Message From the Country, Message From the Past
And While We're At It. . . (Another Lament)

Bye, Bye Tactile Pleasures? (Are Books and CDs Obsolete?)

Apple 4 GB iPod Nano BlackA friend recently forwarded me a short article that appeared in a music business blog, Tripwire, entitled Jewel Cases Are for Old People, Consumers Embrace the Future.  As a collector of CDs, I was righteously provoked and had the same emotion I felt when told that the book was obsolete.  I don't believe it.  Yet, the author documents a meteoric rise in legal downloads of music, one which gives me pause.  Will CDs and books fade away?  If so, what do we gain, and what do we lose?  Well, here are my initial thoughts, under which lies a fair degree of ambivalence and caution because, as so many have documented (see Jacques Ellul's The Technological Society, for one), every technological advance always has both beneficial and harmful consequences.

Except for collectors like me, I suspect that most consumers are not wedded emotionally to the CD.  Apple was able to develop a small, very cool, container (the ubiquitous IPod) for a large quantity of digitized music, and I think most will love their IPods or other MP3 players as much as or more than the library of CDs.  On the other hand, no such cool container exists for books.  Not that it hasn't been tried (the Rocketbook, SoftBook, etc., and now EReaders on various handheld devices), but none function quite like a book held in the hand.  (For the early history of such attempts, see the 1998 Wired Magazine article entitled Ex Libris.) There is a tactile pleasure in reading the written word -- in turning pages, smelling the ink, knowing the book has history, and being able to jot notes in the margins and quickly skim through it -- that has not been duplicated in a digital device.  Reading a book is a sensory experience; curling up with my Treo 650 just doesn't cut it.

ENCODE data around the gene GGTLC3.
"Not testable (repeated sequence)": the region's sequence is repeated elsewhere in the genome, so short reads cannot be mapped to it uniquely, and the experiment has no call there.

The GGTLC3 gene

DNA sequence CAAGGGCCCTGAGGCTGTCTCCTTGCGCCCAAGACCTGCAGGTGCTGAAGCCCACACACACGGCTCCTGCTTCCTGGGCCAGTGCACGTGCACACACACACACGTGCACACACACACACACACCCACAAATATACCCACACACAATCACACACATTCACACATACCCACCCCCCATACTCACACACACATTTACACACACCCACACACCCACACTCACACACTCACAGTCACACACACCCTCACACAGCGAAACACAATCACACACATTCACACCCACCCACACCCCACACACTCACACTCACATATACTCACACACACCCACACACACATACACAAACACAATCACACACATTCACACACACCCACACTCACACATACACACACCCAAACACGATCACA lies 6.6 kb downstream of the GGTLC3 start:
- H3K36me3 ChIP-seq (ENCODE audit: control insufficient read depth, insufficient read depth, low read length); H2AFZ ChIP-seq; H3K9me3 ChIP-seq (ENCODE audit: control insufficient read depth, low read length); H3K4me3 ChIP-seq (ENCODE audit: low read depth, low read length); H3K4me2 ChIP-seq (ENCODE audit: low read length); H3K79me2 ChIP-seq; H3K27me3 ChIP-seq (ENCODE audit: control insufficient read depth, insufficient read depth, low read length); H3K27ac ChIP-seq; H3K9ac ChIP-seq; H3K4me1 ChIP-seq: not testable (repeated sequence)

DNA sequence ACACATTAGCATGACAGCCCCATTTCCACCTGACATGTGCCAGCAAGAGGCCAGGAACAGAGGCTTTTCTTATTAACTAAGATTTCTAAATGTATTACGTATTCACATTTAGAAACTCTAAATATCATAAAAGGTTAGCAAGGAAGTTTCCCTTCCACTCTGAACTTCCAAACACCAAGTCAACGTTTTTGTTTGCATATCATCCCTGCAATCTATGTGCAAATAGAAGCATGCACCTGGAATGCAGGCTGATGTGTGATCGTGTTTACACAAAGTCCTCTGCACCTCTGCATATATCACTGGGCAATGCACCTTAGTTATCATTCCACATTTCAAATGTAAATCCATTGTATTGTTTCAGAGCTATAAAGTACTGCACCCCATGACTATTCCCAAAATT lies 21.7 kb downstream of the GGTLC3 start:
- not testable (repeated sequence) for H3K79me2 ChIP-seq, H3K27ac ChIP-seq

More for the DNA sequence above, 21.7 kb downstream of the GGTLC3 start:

To some extent the same tactile pleasure is true of CDs, yet less so.  We may read the liner notes or relish the packaging, but the sensation is less acute than that of book-reading. Plus, CDs have been around a lot less time than books.  So they are less culturally embedded  My conclusion: the CD may well fade, but I doubt the book will leave us anytime soon, if at all.

But hold on.  We know the benefits of our IPod, more music with less space, but what do we lose?  For starters, many excellent artists will not be enjoyed because their work requires patience and repeated listening.  I have noticed my impatience when I listen to music online.  I'm in that internet surfing mode.  If it doesn't pull me in on the first listen, I will likely move on.  Why? Probably because I have less commitment.  However, if I spend the money to buy a CD, you can be sure I will listen through all the songs at least two or three times.  Some albums grow on you.  Some take time to decipher.  And when I spend the cash on it, I'm committed.  I will give it time.  Thus, digital downloading plays to our impatience and lack of commitment, which is not healthy. 

Call me Luddite, but I did part with LPs (though I still miss them).  Maybe I'll be dragged kicking and screaming into the digital music world, but I hope I don't have to. I want to listen to less, but listen more deeply.  I want to be loyal to an artist.  I want to give them a chance.  I want them to explore concepts that may take a whole album to develop.  I want my CD.  How about you?

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